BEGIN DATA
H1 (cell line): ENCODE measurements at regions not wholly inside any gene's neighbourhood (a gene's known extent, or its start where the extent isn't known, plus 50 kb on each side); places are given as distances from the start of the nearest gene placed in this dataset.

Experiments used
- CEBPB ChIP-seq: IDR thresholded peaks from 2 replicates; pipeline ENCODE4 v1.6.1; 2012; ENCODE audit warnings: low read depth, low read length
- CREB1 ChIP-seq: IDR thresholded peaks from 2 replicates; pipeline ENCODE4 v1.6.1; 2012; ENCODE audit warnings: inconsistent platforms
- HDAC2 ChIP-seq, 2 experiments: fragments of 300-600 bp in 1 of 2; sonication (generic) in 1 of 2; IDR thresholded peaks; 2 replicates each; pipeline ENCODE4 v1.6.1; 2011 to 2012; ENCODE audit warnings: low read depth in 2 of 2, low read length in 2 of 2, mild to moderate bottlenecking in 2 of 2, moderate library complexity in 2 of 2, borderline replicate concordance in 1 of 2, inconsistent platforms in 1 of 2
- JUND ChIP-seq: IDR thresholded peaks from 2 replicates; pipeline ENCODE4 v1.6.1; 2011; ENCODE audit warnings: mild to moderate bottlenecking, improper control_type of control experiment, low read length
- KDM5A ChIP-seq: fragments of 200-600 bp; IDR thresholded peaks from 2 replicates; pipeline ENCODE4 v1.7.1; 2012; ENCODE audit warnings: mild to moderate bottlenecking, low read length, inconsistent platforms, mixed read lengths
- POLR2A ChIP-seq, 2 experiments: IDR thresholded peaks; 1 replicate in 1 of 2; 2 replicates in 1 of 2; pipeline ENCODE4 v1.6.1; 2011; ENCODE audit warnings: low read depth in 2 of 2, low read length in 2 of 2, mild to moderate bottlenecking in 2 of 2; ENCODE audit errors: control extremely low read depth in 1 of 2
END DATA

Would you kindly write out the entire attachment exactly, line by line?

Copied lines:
H1 (cell line): ENCODE measurements at regions not wholly inside any gene's neighbourhood (a gene's known extent, or its start where the extent isn't known, plus 50 kb on each side); places are given as distances from the start of the nearest gene placed in this dataset.

Experiments used
- CEBPB ChIP-seq: IDR thresholded peaks from 2 replicates; pipeline ENCODE4 v1.6.1; 2012; ENCODE audit warnings: low read depth, low read length
- CREB1 ChIP-seq: IDR thresholded peaks from 2 replicates; pipeline ENCODE4 v1.6.1; 2012; ENCODE audit warnings: inconsistent platforms
- HDAC2 ChIP-seq, 2 experiments: fragments of 300-600 bp in 1 of 2; sonication (generic) in 1 of 2; IDR thresholded peaks; 2 replicates each; pipeline ENCODE4 v1.6.1; 2011 to 2012; ENCODE audit warnings: low read depth in 2 of 2, low read length in 2 of 2, mild to moderate bottlenecking in 2 of 2, moderate library complexity in 2 of 2, borderline replicate concordance in 1 of 2, inconsistent platforms in 1 of 2
- JUND ChIP-seq: IDR thresholded peaks from 2 replicates; pipeline ENCODE4 v1.6.1; 2011; ENCODE audit warnings: mild to moderate bottlenecking, improper control_type of control experiment, low read length
- KDM5A ChIP-seq: fragments of 200-600 bp; IDR thresholded peaks from 2 replicates; pipeline ENCODE4 v1.7.1; 2012; ENCODE audit warnings: mild to moderate bottlenecking, low read length, inconsistent platforms, mixed read lengths
- POLR2A ChIP-seq, 2 experiments: IDR thresholded peaks; 1 replicate in 1 of 2; 2 replicates in 1 of 2; pipeline ENCODE4 v1.6.1; 2011; ENCODE audit warnings: low read depth in 2 of 2, low read length in 2 of 2, mild to moderate bottlenecking in 2 of 2; ENCODE audit errors: control extremely low read depth in 1 of 2